This book is written in an engaging and informal style that allows a serious topic to be approached in an easygoing way. One of the best things about this book is that the author really practices what he preaches. He has true self-respect, and it may be surprising to some that his mind was once very critical. He offers himself as a great example of what the book is about, and that making peace with your mind will work if you apply what you learn in the book to your own life.

2. Declutter Your Mind: How to Stop Worrying, Relieve Anxiety, and Eliminate Negative Thinking by SJ Scott and Barrie Davenport

This book has been a consistent bestseller in mindfulness for over six months. It has sold tens of thousands of copies and generated hundreds of positive reviews, such as the one below.

“Man, I wish I had this book decades ago—literally would have saved me a lot of grief. This isn’t some New Agey woo-woo book about just being mindful and living in the present moment. It’s actually jam-packed with things to DO: tactics, tricks, exercises that you can use to strengthen your mental “now” muscle. We feel guilt or regret when we live in the past; we feel anxiety or stress when we’re living in the future. This book will help you to realize that the time is always NOW.”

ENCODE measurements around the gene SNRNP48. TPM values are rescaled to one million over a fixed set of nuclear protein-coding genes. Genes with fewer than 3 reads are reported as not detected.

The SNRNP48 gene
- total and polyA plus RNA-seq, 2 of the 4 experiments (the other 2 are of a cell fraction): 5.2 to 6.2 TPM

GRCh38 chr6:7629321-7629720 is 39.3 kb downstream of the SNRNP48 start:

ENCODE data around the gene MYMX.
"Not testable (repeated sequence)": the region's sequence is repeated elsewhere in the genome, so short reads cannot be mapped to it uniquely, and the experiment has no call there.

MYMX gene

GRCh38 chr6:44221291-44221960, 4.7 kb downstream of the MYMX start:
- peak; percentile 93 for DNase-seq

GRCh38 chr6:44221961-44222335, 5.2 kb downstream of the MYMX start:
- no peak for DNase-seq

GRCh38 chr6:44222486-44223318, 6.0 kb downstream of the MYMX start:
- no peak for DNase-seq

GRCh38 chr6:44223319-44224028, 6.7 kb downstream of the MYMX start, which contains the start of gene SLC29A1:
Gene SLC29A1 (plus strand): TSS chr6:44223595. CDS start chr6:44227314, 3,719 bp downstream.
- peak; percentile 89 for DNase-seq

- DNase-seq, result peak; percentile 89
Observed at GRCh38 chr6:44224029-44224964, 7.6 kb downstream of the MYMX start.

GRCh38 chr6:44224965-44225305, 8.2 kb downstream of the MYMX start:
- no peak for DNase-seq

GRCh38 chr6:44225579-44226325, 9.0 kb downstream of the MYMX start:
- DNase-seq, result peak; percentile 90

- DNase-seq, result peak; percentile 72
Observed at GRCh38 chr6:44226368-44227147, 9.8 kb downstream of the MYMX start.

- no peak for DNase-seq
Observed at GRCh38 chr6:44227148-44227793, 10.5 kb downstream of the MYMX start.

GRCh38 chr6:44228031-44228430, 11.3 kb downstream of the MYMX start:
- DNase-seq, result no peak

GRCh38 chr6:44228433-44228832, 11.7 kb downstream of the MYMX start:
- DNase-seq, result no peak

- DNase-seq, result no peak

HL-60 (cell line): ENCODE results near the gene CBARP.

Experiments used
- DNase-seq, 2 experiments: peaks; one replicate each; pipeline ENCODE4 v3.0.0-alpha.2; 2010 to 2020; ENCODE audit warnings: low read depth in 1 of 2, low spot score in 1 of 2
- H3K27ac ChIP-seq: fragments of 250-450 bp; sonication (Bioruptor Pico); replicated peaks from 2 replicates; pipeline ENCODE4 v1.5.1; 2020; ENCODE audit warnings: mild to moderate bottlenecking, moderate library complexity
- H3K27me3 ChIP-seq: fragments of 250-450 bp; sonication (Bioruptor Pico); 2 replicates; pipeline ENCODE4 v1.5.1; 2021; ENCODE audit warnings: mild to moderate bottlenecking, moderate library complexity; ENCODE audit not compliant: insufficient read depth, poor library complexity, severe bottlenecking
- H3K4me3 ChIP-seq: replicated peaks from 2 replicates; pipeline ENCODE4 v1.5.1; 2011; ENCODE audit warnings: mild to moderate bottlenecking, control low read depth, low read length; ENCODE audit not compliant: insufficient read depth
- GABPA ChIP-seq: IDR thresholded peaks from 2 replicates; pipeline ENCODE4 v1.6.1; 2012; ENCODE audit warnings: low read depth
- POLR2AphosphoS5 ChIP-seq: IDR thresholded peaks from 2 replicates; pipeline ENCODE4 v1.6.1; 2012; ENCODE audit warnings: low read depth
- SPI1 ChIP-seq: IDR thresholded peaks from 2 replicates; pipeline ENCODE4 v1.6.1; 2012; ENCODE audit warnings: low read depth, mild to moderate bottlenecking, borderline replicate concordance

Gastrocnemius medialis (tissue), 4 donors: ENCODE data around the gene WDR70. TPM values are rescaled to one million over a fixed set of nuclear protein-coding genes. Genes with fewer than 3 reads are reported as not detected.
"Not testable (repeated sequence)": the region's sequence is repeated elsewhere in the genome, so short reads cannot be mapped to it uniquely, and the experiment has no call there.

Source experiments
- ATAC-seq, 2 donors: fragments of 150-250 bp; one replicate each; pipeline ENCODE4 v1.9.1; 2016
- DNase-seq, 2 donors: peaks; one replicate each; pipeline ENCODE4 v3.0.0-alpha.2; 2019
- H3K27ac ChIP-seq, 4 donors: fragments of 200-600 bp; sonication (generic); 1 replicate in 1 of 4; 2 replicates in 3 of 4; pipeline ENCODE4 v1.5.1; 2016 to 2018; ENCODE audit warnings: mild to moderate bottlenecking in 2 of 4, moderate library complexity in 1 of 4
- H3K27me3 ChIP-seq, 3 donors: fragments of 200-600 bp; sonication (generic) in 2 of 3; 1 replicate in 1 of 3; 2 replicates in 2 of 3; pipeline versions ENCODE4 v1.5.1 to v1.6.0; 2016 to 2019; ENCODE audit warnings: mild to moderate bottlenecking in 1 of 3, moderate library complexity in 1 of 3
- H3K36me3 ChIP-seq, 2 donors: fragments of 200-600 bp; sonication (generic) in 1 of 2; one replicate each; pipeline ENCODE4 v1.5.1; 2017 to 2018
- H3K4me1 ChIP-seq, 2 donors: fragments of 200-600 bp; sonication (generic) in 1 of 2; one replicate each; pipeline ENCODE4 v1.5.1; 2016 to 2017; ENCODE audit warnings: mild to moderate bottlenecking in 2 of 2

3. Cure: A Journey Into the Science of Mind Over Body by Jo Marchant

This book offers the reader a cautious investigation into how the brain can help heal the body. It also addresses how brains that are damaged by stress may make the body more susceptible to illness and accelerated aging.

People easily accept that stress and anxiety can damage one’s overall health, but rarely consider the idea of healing thoughts. This book addresses evidence that one’s thoughts, emotions, and beliefs can stop or reverse the damage that has been done to the body.